Whilst statistics from the Institute for Employment Studies for June 2023 showed that two thirds of employment growth over the last quarter has been among people over 50, this has been driven largely by higher employment for men, and particularly men aged 65 and over. The IES reports that “the employment rate ‘gap’ between older men and women is widening for the first time on record - with the gap having narrowed from 12.0 to 8.0 percentage points in the decade leading up to the pandemic, but now widening to 9.1 percentage points in the latest data.”
The BSI has published a report titled Lifting the Second Glass Ceiling to explore the reasons why some women are leaving the workplace earlier than they would have through personal choice. The report is based on a survey of more than 5,000 women from four continents. It explores the factors driving women to leave, grouping these into six key areas: external forces; culture and environment; stereotypes and expectations; role models; biology and family responsibilities; and menopause.
Within the UK, over one in five women (21%) cited caring responsibilities (for parents or children) as a barrier to remaining in the workplace. The report highlights the circular logic in play here: women earn less than men (the gender pay gap in operation) and this, combined with societal expectations, means that it is women who are more likely to be the ones to leave work to care for family. This makes it harder for women to return to work and reach leadership positions (the first or traditional glass ceiling), which, in turn, then makes it more likely that it will be women who leave the workplace for good when further caring needs arise.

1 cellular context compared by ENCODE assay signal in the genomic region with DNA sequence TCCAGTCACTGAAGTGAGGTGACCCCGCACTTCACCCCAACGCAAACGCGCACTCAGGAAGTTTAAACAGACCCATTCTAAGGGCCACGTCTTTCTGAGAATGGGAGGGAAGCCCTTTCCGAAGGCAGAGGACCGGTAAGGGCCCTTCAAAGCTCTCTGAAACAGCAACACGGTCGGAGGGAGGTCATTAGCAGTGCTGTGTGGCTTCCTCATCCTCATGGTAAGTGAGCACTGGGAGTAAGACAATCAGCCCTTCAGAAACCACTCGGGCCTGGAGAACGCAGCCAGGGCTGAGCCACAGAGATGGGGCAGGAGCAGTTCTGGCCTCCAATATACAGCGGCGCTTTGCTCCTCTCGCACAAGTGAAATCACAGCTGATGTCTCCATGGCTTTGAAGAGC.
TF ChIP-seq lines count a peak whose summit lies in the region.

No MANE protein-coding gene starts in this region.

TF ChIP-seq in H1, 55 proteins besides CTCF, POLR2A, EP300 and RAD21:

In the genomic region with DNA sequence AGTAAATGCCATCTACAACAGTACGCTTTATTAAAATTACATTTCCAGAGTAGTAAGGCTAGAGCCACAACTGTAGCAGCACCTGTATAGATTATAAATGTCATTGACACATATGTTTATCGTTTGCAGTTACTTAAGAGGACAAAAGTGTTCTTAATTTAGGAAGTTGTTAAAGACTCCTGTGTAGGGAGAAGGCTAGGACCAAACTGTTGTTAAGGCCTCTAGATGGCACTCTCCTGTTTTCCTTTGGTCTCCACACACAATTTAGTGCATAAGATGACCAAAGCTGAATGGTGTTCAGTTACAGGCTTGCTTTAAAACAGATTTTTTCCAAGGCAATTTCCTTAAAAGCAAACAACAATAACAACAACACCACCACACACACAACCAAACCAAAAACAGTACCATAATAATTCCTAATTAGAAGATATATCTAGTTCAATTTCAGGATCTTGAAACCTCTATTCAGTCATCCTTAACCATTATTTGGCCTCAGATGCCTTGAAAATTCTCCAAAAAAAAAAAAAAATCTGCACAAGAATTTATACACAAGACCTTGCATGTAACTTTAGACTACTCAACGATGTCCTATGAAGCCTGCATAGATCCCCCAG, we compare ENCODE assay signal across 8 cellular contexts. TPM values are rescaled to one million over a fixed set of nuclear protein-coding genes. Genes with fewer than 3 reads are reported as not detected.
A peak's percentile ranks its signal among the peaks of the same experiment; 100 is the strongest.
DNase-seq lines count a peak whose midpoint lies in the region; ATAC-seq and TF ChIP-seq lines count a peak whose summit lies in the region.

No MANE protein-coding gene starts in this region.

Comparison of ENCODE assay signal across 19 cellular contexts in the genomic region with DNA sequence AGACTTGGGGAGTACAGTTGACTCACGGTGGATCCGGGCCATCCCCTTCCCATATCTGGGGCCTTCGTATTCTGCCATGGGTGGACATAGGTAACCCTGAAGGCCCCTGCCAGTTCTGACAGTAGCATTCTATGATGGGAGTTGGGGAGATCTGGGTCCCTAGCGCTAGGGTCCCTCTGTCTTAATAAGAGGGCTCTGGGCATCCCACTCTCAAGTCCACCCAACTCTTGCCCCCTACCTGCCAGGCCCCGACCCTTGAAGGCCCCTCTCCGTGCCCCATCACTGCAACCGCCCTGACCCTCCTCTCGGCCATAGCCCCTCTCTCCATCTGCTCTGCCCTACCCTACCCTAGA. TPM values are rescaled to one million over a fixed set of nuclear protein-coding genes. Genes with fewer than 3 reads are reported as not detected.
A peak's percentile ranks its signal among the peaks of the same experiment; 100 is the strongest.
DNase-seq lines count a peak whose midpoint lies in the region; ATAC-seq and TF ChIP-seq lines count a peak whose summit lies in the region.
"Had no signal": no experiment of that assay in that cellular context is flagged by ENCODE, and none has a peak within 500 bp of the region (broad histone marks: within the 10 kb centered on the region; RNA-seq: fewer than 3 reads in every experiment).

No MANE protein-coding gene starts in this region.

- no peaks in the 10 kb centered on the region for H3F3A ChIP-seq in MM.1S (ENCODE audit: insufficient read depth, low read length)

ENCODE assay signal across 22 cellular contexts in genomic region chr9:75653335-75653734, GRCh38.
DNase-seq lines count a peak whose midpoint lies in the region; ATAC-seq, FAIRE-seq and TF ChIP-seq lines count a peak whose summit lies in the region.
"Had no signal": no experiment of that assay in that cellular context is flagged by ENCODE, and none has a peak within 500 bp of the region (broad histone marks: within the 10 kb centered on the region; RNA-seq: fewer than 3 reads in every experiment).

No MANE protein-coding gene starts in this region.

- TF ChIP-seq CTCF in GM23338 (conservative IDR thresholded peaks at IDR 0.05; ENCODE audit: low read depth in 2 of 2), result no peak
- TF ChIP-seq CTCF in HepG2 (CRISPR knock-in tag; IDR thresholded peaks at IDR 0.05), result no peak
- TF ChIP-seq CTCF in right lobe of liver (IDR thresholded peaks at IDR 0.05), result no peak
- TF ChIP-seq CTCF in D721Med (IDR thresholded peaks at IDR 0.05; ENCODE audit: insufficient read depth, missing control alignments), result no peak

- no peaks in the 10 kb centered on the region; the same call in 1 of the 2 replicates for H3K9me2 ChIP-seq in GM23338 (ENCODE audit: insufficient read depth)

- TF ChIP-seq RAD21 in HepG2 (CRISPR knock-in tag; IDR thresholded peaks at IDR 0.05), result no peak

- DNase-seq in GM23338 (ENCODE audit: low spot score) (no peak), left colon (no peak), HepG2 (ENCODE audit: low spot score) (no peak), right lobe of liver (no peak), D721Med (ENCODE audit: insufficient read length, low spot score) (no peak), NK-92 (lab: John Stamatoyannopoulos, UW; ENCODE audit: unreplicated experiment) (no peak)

One in five women in the UK (20%) mentioned health or wellbeing considerations for the menopause as a barrier to continuing in work. Given that more than half of UK women surveyed (54%) believe that it would be difficult to raise these issues with an employer, this may mean that many women are exiting the workplace without a conversation ever having taking place as to the real reasons why. 71% of UK women were supportive of employers having formal policies to address personal health and wellbeing issues – such as menopause, health issues relating to menstruation, difficult pregnancies and miscarriages. Only 4% reported being aware of such policies within their organisations; this of itself may help to explain some of the difficulties women feel in raising these issues within the workplace.
When looking at ways in which the Second Glass Ceiling can be lifted, the report emphasises the importance of education and dialogue. A supportive and flexible culture are important to allow discussions to take place in a positive and inclusive environment. And those discussions can then lead on to the development of appropriate wellbeing initiatives and policies to raise awareness and challenge stereotypes.
With many employers struggling to recruit (and the costs associated with recruitment hitting the bottom line), retention of existing staff becomes ever more important. Tailoring retention strategies to your particular workforce is key; understanding what is of value to your staff (and recognising that this changes over time) is the first step in this process.
If you would like to discuss policies or retention strategies to address any of the issue mentioned above, please feel free to get in touch.